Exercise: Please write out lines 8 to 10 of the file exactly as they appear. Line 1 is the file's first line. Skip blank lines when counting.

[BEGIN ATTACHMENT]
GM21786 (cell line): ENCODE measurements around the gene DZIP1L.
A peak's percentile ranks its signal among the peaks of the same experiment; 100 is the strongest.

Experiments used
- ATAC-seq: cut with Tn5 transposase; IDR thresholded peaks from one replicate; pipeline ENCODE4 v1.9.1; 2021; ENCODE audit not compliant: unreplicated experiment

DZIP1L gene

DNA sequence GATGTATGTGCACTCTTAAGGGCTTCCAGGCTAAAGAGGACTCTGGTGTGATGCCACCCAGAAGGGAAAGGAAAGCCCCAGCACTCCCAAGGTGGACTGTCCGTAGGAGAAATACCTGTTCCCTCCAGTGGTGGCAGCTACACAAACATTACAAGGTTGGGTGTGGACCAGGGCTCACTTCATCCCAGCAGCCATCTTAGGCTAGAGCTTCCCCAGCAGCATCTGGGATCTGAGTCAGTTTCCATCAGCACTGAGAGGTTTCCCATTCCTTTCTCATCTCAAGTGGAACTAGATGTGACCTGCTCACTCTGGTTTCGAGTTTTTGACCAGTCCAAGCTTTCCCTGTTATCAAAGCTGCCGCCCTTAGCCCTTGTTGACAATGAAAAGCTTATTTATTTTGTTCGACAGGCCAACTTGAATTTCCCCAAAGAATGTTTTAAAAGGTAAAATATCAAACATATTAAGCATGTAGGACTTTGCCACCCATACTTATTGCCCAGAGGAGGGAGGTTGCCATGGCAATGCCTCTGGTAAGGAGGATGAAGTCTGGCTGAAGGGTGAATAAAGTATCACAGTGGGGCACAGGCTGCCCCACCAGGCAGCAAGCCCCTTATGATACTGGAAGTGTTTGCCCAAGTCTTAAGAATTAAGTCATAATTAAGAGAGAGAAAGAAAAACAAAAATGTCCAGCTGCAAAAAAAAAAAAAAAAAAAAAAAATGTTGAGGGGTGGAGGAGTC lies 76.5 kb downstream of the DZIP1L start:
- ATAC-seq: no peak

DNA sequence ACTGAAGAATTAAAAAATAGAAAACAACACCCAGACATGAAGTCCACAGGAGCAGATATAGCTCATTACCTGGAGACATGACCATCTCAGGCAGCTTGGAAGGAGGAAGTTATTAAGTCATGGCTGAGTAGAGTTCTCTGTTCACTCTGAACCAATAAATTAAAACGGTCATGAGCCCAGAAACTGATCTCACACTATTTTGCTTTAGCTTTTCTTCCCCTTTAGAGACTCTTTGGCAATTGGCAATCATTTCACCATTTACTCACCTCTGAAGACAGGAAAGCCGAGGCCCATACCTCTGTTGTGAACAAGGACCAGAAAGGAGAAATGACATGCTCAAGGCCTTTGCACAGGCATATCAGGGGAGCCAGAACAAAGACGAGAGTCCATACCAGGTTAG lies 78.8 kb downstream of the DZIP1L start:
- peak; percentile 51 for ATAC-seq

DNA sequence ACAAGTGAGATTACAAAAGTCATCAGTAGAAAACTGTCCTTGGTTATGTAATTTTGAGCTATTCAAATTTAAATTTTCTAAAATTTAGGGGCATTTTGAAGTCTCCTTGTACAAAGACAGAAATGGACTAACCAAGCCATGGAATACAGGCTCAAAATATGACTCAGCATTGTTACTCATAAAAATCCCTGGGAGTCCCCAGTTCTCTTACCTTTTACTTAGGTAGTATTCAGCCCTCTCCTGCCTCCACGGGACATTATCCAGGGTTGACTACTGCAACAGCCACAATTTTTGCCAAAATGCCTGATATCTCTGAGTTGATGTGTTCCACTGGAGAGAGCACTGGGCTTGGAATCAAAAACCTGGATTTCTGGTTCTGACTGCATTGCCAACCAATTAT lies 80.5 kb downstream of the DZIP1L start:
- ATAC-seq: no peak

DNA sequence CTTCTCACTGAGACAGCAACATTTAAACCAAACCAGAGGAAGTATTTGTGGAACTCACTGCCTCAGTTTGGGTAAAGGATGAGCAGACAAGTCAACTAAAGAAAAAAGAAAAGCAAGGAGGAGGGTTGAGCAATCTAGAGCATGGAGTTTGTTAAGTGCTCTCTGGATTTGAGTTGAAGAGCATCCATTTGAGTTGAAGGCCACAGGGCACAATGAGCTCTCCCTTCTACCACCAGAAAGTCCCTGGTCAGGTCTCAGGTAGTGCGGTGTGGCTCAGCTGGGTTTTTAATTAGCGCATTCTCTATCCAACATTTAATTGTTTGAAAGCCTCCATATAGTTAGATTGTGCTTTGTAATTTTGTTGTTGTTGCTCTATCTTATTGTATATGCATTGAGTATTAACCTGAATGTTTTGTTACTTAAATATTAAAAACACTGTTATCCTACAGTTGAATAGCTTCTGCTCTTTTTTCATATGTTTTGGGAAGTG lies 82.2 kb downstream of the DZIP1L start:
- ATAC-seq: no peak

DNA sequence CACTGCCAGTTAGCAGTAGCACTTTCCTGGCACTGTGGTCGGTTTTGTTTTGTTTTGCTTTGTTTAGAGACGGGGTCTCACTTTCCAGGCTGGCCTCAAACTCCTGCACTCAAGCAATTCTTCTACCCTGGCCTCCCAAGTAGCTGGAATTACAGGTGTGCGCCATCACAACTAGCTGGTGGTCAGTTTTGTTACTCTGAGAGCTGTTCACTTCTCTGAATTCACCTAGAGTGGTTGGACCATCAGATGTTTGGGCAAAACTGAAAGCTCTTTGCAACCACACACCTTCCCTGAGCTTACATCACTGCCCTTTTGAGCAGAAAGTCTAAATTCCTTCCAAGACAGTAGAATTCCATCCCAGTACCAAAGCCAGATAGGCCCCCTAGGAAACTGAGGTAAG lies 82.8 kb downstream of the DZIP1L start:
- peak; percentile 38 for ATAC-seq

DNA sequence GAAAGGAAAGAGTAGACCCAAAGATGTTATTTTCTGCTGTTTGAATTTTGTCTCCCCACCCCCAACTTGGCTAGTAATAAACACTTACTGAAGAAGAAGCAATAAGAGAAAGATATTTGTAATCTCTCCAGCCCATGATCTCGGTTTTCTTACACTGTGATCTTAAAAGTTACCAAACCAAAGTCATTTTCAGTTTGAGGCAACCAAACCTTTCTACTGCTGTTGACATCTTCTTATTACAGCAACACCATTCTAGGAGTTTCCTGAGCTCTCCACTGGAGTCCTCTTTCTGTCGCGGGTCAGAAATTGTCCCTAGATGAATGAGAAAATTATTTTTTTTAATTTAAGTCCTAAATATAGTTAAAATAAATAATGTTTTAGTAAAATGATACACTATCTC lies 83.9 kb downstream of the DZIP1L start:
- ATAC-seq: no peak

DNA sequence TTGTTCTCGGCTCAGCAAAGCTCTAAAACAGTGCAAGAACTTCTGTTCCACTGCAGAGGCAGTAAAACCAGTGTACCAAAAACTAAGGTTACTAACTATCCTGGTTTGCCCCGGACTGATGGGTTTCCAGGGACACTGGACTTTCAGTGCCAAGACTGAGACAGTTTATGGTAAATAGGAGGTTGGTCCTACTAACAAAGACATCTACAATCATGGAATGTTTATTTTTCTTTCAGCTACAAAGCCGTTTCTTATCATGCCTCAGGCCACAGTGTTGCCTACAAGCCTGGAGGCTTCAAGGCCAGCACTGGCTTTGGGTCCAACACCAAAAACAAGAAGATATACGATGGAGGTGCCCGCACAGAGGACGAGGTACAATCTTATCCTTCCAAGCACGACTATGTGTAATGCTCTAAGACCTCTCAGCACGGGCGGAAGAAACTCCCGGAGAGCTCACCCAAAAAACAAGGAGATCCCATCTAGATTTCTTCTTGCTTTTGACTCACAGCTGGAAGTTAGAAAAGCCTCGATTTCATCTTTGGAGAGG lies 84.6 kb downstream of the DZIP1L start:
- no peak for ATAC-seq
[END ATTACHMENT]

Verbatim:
DNA sequence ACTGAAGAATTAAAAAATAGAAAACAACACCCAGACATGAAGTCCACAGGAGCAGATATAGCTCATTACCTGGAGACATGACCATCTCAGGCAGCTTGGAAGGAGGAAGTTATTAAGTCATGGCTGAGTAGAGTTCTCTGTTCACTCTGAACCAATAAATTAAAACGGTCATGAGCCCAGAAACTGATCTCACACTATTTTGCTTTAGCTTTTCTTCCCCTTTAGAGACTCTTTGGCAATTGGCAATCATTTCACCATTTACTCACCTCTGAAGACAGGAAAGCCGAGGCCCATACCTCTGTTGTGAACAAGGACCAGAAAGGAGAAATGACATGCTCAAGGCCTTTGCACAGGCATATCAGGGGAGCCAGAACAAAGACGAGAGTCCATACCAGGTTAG lies 78.8 kb downstream of the DZIP1L start:
- peak; percentile 51 for ATAC-seq

DNA sequence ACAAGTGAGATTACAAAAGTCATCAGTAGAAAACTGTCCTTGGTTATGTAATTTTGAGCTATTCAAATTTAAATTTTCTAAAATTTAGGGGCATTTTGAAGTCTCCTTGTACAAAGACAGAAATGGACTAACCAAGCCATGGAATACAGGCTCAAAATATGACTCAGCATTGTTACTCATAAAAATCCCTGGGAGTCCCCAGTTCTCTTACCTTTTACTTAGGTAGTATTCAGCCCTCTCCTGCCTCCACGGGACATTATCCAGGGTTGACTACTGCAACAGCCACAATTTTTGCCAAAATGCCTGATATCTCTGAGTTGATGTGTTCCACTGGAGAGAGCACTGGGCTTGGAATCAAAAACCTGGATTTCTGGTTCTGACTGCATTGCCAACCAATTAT lies 80.5 kb downstream of the DZIP1L start: